An honest work of art that deserves a wide audience

Love Lines the Last Horizon
Artist: Tanya Godsey (
Label: Independent
Length: 11 tracks/45 minutes 

We are often oblivious to our true state. We may be bound in ways that we don’t realize. As described in one of the songs on Love Lines the Last Horizon, we might be only glimpsing freedom like seeing beauty through a window. From a supposed secure place, we might long for love but fall short of it. 

Imagine the grace of God as something timeless, constant, wild and free. It’s powerful enough to save the weak and vulnerable. 

The opening, “Wild Love,” is like a prelude setting the stage for how strength and vulnerability manifest themselves in a set of songs that speak of liberation into a more authentic existence. This is where dreams point, and it’s not beyond reach. The majestic and gorgeous sounds befit the beautiful journey that awaits listeners, one of challenge but also of extravagance. 

This is the first full-length follow-up to Telling Time (2011) and Godsey’s third long play. A difference in sound is immediately apparent, which comes in part from producer/collaborator Ben Shive. I’ve come to realize that any recording involving Shive is worth checking-out. 

What surprised me is the degree of programming. I think of Telling Time as being more acoustic. So if you are not used to synthesized sounds, give yourself time to like this. My fondness for it grew with each listen. 

This is nothing short of a masterful blend of organic and manufactured sounds. As much as I like Telling Time, which I thought was one of the best releases of 2011, this surpasses it. The poetic and truth-filled lyrics, and the modern sophisticated sounds show a greater maturity. 

After visiting her website, and reading a poignant blog entry about her husband’s sudden, inexplicable depression and anxiety, I understood the background for the fragile and powerful words expressed in these songs. It’s worth reading. 

One of the themes that emerges is forsaking comfort and safety, which in reality can be like a house on fire, for a freedom that we can’t begin to imagine, but comes in part through trusting God and venturing forth. 

“Quiet Street” amazes and challenges along these lines. It starts quietly, rehearsing the American dream of “white picket fences and a backyard oasis.” Has something been forgotten? “I’m running back to that place to remember who, who I am, and what I lost of me, living on a quiet street,” sings Godsey. She goes on to elaborate, “Love was a distant noise, now I hear a holy voice.” Complacency is exchanged for a vibrant relationship.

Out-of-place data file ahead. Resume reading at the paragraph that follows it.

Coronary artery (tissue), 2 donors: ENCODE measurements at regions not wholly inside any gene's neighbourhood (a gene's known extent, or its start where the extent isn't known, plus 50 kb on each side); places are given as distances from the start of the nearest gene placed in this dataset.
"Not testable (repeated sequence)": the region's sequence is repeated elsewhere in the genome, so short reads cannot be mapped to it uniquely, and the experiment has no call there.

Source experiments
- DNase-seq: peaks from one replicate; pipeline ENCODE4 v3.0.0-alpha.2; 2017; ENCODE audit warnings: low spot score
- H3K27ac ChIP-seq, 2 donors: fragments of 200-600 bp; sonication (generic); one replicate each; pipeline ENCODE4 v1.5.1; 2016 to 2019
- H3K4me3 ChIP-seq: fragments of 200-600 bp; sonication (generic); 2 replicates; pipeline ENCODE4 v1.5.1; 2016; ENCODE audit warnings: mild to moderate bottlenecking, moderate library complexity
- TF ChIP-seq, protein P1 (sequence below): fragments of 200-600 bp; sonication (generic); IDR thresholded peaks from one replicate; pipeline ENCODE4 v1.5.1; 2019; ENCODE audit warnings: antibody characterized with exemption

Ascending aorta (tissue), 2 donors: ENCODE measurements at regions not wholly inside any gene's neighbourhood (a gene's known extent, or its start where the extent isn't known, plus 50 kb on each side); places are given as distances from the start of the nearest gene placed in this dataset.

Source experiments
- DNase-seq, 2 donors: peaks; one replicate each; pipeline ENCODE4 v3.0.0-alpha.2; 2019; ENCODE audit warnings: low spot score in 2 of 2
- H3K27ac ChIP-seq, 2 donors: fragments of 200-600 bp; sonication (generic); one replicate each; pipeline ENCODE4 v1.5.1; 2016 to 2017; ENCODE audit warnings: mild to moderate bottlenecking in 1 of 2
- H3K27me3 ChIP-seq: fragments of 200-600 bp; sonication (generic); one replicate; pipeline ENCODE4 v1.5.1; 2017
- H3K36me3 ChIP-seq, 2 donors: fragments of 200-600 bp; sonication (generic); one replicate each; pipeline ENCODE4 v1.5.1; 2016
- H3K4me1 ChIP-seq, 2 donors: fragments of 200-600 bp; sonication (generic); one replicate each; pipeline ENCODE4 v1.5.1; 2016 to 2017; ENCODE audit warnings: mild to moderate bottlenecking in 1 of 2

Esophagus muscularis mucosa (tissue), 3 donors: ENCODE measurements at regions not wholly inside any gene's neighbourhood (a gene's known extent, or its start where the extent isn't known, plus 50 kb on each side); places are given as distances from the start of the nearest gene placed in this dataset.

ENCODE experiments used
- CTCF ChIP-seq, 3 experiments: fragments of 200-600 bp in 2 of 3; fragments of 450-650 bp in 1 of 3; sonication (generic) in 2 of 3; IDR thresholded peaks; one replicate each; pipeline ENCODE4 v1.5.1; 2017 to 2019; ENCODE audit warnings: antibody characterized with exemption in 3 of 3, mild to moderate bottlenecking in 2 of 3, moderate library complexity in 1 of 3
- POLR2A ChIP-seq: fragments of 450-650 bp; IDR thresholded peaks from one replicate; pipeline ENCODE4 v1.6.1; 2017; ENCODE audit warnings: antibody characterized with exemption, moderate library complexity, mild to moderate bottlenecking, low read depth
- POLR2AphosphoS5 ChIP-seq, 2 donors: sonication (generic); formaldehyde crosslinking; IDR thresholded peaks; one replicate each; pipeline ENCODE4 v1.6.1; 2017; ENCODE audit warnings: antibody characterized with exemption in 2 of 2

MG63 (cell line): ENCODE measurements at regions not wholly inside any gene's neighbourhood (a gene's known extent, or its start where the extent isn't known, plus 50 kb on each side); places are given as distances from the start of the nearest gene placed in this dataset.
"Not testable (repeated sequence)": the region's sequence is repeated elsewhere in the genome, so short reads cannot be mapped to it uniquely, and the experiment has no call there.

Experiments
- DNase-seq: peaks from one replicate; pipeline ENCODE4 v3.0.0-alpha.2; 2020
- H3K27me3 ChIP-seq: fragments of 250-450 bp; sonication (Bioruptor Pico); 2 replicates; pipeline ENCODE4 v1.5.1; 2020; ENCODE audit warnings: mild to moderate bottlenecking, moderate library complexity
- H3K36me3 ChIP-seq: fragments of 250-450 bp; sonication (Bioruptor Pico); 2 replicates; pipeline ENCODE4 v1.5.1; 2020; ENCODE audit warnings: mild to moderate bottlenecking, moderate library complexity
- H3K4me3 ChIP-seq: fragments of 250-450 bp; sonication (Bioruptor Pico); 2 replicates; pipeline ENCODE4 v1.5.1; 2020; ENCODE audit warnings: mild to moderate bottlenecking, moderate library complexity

She sings with the conviction of one whose house has been stripped to the foundation but is being rebuilt by God. The alternating of haunting, echoing sounds with the more forceful emphasizes it. 

“Worth the War” is my favorite. The repeated keyboard driven hook generates a rhythm that feels like freedom personified. It includes what sounds like a talk-box that is subtlety employed for added texture. 

This is a battle for deeper relationship. Godsey sings the chorus with grit and passion, “Let’s stand and fight …” The vocal inflection and music put the emphasis on “fight.” It’s moving when you consider this as a response to her husband’s suffering, “I’ve got your back/so take my hand/take the sword/love is worth the war.” 

Since I didn’t have the advantage of liner notes; this review copy was a download, “take the sword” may be something else, but that is how it sounded and fits the context. This doesn’t mean that one should strap-on a weapon if your love-life is in peril. It’s about caring enough to take the initiative and being committed. 

Recently, Andrew Peterson respectfully responded to Bono’s comments about the lack of honesty that he had encountered in Christian music. Peterson tweeted, “I get where Bono is coming from, but the fact is, there’s TONS of honest Christian art. It just isn’t mainstream.” Along with many other fine releases, including his own, Love Lines the Last Horizon can be exhibit A in Peterson’s contention. It’s everything that a work of art by a Christian should be. It’s not only honest, but creative and has the power to move deeply. Just thinking about this release as I wrote my first draft brought tears to my eyes. 

This is outside the mainstream, but it’s one of the best recordings of the year. 

Michael Dalton